Sunday, December 26, 2010

Tuning HBase and Mapreduce for Mass Inserts

For several months my colleagues and I have been earning our battle scars as we run progressively larger bulk inserts into HBase. I'm going to try to recall as many of the lessons learned as possible. At the time of this writing HBase 20.6 is the latest production release:

  1. Use  HBase 20.6. We had been running 20.3 and it suffered from a hideous deadlock bug, that would cause clients to simply stall and do nothing, until they were killed by the Hadoop task tracker. Even worse, because they were killed and restarted, this caused a vicious cycle of reducers stalling, restarting, stalling, etc. All the while threads and client connections were eaten up in HBase.
  2. Use huge numbers of mappers, and huge numbers of reducers so that your data sets are broken into bite sized pieces. To do this, set mapred.tasktracker.[map|reduce].tasks.maximum (the max value that will be run by a single task tracker at once) to a value correlated to the number of cores on each box (we'll cal this "C") and the number of boxes "B". Then set set mapred.[map|reduce].tasks (the total number of mappers or reducers that will get run) equal to a*C*B. "a" is then a free parameter which controls how big your bite sized batches of data will be. As a rule of thumb, if you are reading data out of HBase via TableMapper, I try to make a*C*B between 1000 and 10000, but it all depends on how much processing you ned to do on each chunk.
  3. This is an addendum to rule (2). All sorts of bad things happen when your mappers or reducers bite off too much data, and run for too long. Just a few items on the buffet of errors and warnings that you'll chase if your mappers or reducers try to handle too much data:
    • HBase clients leases expiring
    • Chance of OoME
    • Failure to report status for more than 600 seconds causes task to get shot in the head
    • Hbase client slows down on writes(annecdotal. I can't prove this, but I know that if you want to avoid ptential slowdowns, then following rule 2, in my experience, helps a lot)
  4. Use fine grained status. Make calls to progress(), setStatus(msg), and use counters to track what your job is doing. Nothing is more annoying that not being able to tell what the hell your job is doing when it has been running for 5 hours. Rule 2 helps here too. The more mappers and reducers you have, the more continuous and fine grained will be your status reporting as each task completes with its data load into HBase.
  5. Don't screw around too much with the default settings. Ryan Rawson has put out a good set of defaults in this PPT. You can turn these dials ad infinitum but I can pretty much promise you that there is no magic set of settings. This can be a massive time sync. Stick with Ryan's recommendations.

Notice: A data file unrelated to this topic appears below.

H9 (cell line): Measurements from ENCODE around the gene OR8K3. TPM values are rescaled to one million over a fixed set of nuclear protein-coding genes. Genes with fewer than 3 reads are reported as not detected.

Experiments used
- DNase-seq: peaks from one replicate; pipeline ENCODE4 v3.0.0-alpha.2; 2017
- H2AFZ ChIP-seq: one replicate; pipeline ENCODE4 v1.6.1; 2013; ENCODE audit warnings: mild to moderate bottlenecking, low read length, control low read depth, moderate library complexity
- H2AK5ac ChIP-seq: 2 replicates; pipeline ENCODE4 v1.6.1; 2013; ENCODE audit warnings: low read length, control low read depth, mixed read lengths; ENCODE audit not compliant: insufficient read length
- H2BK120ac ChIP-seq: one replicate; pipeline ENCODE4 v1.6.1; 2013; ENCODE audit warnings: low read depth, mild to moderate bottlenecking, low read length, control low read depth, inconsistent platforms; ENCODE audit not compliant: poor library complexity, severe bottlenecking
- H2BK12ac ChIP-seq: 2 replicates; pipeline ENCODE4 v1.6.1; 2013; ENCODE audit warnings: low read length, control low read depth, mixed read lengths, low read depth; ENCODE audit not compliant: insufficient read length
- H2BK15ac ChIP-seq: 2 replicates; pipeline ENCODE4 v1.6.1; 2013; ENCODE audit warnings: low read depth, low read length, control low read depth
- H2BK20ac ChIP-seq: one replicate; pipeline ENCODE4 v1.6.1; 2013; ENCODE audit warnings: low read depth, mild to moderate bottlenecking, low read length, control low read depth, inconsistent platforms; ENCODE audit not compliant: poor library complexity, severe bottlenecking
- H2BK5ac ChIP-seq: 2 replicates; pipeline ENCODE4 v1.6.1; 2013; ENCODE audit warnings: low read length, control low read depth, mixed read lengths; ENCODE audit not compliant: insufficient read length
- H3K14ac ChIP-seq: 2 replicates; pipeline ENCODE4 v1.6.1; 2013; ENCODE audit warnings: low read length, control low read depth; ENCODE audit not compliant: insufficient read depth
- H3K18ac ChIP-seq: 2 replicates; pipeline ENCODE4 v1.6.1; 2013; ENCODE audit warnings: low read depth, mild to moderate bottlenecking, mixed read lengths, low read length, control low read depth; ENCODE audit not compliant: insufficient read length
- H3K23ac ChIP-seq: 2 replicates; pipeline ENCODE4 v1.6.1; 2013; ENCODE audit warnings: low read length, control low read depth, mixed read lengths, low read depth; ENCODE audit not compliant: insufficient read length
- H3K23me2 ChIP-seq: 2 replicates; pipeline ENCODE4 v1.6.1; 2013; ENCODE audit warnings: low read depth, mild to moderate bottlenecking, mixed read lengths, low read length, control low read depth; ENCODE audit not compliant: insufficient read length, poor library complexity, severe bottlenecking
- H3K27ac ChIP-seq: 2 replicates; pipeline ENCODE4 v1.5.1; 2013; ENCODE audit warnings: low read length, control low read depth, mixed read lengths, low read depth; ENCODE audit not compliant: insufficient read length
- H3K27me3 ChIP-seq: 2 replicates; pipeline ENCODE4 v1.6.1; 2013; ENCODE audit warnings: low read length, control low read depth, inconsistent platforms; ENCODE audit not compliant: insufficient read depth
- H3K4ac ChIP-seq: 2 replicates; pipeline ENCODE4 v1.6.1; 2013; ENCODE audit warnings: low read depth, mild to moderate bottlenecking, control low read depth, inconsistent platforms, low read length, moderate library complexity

6. Watch out for problems with your hostnames. Let's say your hostname is "". If you execute "hostname" and all you get back is "s1" or "localhost" you are in for problems. Check your /etc/hosts and make sure that aliases like "s1" don't come before the fully qualified hostname.
  7. Watch out for msiconfigured NICs. Problems with vanishing packets sent me chasing my tail for weeks. This was the classic buffet of errors, with everything seemingly leading to no resolution.
  8. Disable the Write Ahead Log from your client code. Use an appropriately sized write buffer. There'sa point of diminishing returns here. Exceeding the size of the serverside buffers won't do you any good.
  9. Don't try to get too smart. Most bulk HBase data-producing M/R jobs are going to do some processing, then write the data from the reducer. Since the reducers all receive keys in the same order, this causes all the reducers to attack the same HBase region simultaneously. We had this "great idea" that if we reversed the keys that we wrote out of our mapper, then un-reversed them in the reducer, that our reducers would be randomly writing to different region servers, not hitting a single region in lock step. Now, I have some theories on why this seemingly innocuous approach repeatably destroyed our entire Hbase database. I won't wax philosophical here, but one thing is certain. Any table created via batch inserts of randomized keys got totally hosed. Scans became dirt slow and compactions ran constantly, even days after the table was created. None of these problems made a whole lot of sense, which is why it took 3-4 weeks of debugging for us to back this "key randomizing" out of our code. The hosed tables, actually had to be dropped for the problem, and ensuing chaos to totally abate.
  10. tail all your logs and scan them assiduously for errors and warnings. I use VNCserver with different desktops for tails of all the logs so that I never have to "re-setup" all my tailf commands when I log in and out of the server.
  11. Disable speculative execution. You don't want two reducers trying to insert the exact same content into the database.